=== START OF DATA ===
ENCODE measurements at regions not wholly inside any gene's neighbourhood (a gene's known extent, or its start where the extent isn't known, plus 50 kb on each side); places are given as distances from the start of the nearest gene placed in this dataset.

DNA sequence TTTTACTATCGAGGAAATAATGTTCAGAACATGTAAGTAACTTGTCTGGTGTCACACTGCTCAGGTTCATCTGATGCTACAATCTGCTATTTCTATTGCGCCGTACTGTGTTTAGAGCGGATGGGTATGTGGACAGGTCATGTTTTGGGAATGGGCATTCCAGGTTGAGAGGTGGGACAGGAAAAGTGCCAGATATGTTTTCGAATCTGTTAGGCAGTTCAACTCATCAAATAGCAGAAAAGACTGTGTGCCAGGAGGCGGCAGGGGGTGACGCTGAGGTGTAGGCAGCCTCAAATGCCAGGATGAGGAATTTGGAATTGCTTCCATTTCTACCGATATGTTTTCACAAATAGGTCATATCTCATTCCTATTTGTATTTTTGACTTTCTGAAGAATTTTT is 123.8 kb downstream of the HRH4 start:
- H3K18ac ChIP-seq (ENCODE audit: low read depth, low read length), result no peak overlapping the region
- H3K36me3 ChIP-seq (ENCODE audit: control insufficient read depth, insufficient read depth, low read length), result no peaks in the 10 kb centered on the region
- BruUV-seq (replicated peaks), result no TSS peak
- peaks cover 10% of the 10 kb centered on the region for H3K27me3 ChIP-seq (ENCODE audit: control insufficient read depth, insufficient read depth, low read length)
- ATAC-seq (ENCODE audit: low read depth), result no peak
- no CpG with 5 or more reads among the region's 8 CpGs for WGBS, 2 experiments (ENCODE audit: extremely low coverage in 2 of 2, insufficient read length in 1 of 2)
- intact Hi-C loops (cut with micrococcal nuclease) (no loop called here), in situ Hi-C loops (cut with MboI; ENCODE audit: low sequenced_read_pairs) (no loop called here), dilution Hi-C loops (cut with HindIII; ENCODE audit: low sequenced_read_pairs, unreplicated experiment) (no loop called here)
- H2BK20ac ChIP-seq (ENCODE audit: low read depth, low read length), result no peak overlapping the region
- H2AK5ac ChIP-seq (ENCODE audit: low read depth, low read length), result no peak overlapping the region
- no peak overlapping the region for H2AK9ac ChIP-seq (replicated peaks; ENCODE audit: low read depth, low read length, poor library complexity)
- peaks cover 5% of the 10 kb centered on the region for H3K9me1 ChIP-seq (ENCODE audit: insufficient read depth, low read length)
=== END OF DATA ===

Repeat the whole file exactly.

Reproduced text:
ENCODE measurements at regions not wholly inside any gene's neighbourhood (a gene's known extent, or its start where the extent isn't known, plus 50 kb on each side); places are given as distances from the start of the nearest gene placed in this dataset.

DNA sequence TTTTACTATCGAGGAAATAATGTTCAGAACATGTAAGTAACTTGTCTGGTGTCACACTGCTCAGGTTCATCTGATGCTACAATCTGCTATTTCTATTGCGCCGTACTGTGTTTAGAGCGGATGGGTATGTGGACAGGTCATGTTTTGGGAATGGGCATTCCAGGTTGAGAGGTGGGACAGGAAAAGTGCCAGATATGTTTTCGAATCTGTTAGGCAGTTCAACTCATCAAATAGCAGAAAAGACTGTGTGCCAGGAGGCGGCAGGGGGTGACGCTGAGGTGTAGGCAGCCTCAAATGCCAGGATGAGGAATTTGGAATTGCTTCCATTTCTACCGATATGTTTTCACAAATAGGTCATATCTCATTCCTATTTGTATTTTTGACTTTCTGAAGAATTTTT is 123.8 kb downstream of the HRH4 start:
- H3K18ac ChIP-seq (ENCODE audit: low read depth, low read length), result no peak overlapping the region
- H3K36me3 ChIP-seq (ENCODE audit: control insufficient read depth, insufficient read depth, low read length), result no peaks in the 10 kb centered on the region
- BruUV-seq (replicated peaks), result no TSS peak
- peaks cover 10% of the 10 kb centered on the region for H3K27me3 ChIP-seq (ENCODE audit: control insufficient read depth, insufficient read depth, low read length)
- ATAC-seq (ENCODE audit: low read depth), result no peak
- no CpG with 5 or more reads among the region's 8 CpGs for WGBS, 2 experiments (ENCODE audit: extremely low coverage in 2 of 2, insufficient read length in 1 of 2)
- intact Hi-C loops (cut with micrococcal nuclease) (no loop called here), in situ Hi-C loops (cut with MboI; ENCODE audit: low sequenced_read_pairs) (no loop called here), dilution Hi-C loops (cut with HindIII; ENCODE audit: low sequenced_read_pairs, unreplicated experiment) (no loop called here)
- H2BK20ac ChIP-seq (ENCODE audit: low read depth, low read length), result no peak overlapping the region
- H2AK5ac ChIP-seq (ENCODE audit: low read depth, low read length), result no peak overlapping the region
- no peak overlapping the region for H2AK9ac ChIP-seq (replicated peaks; ENCODE audit: low read depth, low read length, poor library complexity)
- peaks cover 5% of the 10 kb centered on the region for H3K9me1 ChIP-seq (ENCODE audit: insufficient read depth, low read length)